Audit, Compliance and Risk Blog

SEC Proposes Controversial Pay Ratio Reporting Requirements

Posted by Jon Elliott on Mon, Oct 07, 2013 September 18 the Securities and Exchange Commission (SEC) proposed to require public companies to calculate and disclose the pay ratio between their principal executive officer (PEO) and other employees:

  • PEO's "total compensation"

  • Median of the annual total compensation of all employees except the PEO

  • Ratio of those two numbers

The proposal would amend existing Executive Compensation reporting requirements in Item 402 of financial reporting requirements (Regulation S-K), which SEC translates into line-item requirements on a variety of reporting forms.

This rulemaking implements one of SEC's regulatory assignments under the 2002 Dodd-Frank Act (Section 953(b)). Dodd-Frank did not tell SEC how to calculate "total" compensation, or who qualifies as an "employee" for inclusion in the calculation. In issuing this proposal, the five SEC commissioners split 3:2 along partisan lines, with an angry dissent from (Republican) Commissioner Daniel Gallagher about what he sees as the folly of Dodd-Frank mandate and the majority's choices in how to implement it.

What is the PEO's "Total Compensation"?

Item 402 already requires public companies to report their PEOs' total compensation, as part of broader executive compensation reporting requirements in Regulation S-K and various reporting forms. These rules define "total compensation" as the sum of:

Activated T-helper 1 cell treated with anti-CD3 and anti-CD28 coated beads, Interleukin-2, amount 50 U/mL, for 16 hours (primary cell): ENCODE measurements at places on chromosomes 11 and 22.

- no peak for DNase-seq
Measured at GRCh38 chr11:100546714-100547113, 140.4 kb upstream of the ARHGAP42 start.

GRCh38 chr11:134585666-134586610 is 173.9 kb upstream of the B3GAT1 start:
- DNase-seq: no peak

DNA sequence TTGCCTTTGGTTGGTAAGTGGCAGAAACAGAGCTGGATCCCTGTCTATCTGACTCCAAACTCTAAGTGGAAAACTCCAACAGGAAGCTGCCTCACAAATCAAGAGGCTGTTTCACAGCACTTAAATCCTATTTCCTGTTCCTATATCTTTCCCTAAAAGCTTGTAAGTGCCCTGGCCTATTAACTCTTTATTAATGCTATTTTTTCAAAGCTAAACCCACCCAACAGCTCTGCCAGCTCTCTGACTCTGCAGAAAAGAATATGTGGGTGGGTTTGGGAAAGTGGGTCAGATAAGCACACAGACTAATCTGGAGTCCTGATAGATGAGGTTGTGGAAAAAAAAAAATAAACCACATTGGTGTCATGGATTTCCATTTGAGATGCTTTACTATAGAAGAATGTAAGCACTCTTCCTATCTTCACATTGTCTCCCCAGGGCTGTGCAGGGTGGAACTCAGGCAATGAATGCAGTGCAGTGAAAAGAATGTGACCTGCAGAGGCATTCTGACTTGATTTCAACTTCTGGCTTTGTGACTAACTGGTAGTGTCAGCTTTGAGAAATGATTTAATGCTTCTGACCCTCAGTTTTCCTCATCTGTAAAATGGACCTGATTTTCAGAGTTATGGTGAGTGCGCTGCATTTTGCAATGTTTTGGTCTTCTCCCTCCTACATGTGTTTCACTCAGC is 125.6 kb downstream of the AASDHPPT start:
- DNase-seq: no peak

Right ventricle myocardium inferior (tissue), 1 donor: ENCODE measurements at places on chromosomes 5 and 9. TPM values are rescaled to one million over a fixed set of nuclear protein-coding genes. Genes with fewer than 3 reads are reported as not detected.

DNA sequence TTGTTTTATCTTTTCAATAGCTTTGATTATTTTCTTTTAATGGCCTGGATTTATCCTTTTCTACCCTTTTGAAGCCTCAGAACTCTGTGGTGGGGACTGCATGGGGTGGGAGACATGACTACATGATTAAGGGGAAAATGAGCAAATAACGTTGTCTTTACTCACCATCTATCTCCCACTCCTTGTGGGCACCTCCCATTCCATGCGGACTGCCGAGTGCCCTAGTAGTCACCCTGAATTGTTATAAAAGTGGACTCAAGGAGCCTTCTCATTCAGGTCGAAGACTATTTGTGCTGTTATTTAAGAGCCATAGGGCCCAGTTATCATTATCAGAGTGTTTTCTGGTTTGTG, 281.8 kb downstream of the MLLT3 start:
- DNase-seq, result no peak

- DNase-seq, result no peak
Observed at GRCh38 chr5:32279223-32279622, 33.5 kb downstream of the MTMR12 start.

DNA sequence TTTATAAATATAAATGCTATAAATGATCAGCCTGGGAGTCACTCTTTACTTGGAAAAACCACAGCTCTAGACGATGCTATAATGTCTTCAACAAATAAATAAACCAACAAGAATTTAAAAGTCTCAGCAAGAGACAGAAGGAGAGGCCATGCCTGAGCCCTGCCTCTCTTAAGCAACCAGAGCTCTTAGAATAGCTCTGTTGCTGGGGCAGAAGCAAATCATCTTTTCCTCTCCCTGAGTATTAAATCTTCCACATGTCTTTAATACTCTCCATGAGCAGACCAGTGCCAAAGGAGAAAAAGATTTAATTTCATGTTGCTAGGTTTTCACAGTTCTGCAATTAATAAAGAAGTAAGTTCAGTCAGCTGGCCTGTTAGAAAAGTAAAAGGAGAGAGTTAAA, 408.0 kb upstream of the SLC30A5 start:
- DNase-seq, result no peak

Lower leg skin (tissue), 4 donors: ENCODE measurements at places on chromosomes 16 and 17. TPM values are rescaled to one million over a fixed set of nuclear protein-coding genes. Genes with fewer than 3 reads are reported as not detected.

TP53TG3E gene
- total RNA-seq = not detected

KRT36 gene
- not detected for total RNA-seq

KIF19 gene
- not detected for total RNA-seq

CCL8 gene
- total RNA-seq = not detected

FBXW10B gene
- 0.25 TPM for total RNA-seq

• Salary

  • Bonus

  • Stock awards

  • Option awards

  • Non-equity incentive plan compensation

  • Change in pension value and nonqualified deferred compensation earnings

  • All other compensation.

Comments in this latest rulemaking assert that many companies calculate these numbers by hand for the handful of executives presently covered, and have not created automated systems for processing such numbers for all employees.

Who Are Employees and What is Their Total Compensation?

SEC now proposes to require companies to calculate total compensation for all employees using the same items listed above for the PEO, interpreting "salary" as "wages plus overtime" for non-salaried employees.

Importantly, SEC defines "employees" as all of the following, as of the last day of the reporting company’s fiscal year:

  • Full-time, part-time, seasonal or temporary worker (including officers other than the PEO)

  • Employees of the reporting public company or any of its subsidiaries

SEC believes companies will be able to use existing documentation to comply with at least some provisions of this rule. For example, other SEC rules also require companies to report elements of employee compensation, on an aggregate basis as line items in their financial statements and related footnotes. These include accrued payroll and benefits amounts as current liabilities on the balance sheet, or salary and bonus amounts included in selling and administrative expenses or cost of goods sold on the income statement. Companies calculate and present some of these terms in accordance with comprehensive accounting principles incorporated in SEC rules, such as U.S. Generally Accepted Accounting Principals (US GAAP). Some items that are not subject to SEC rules may already be subject to tax or other reporting requirements that tend to require standard approaches.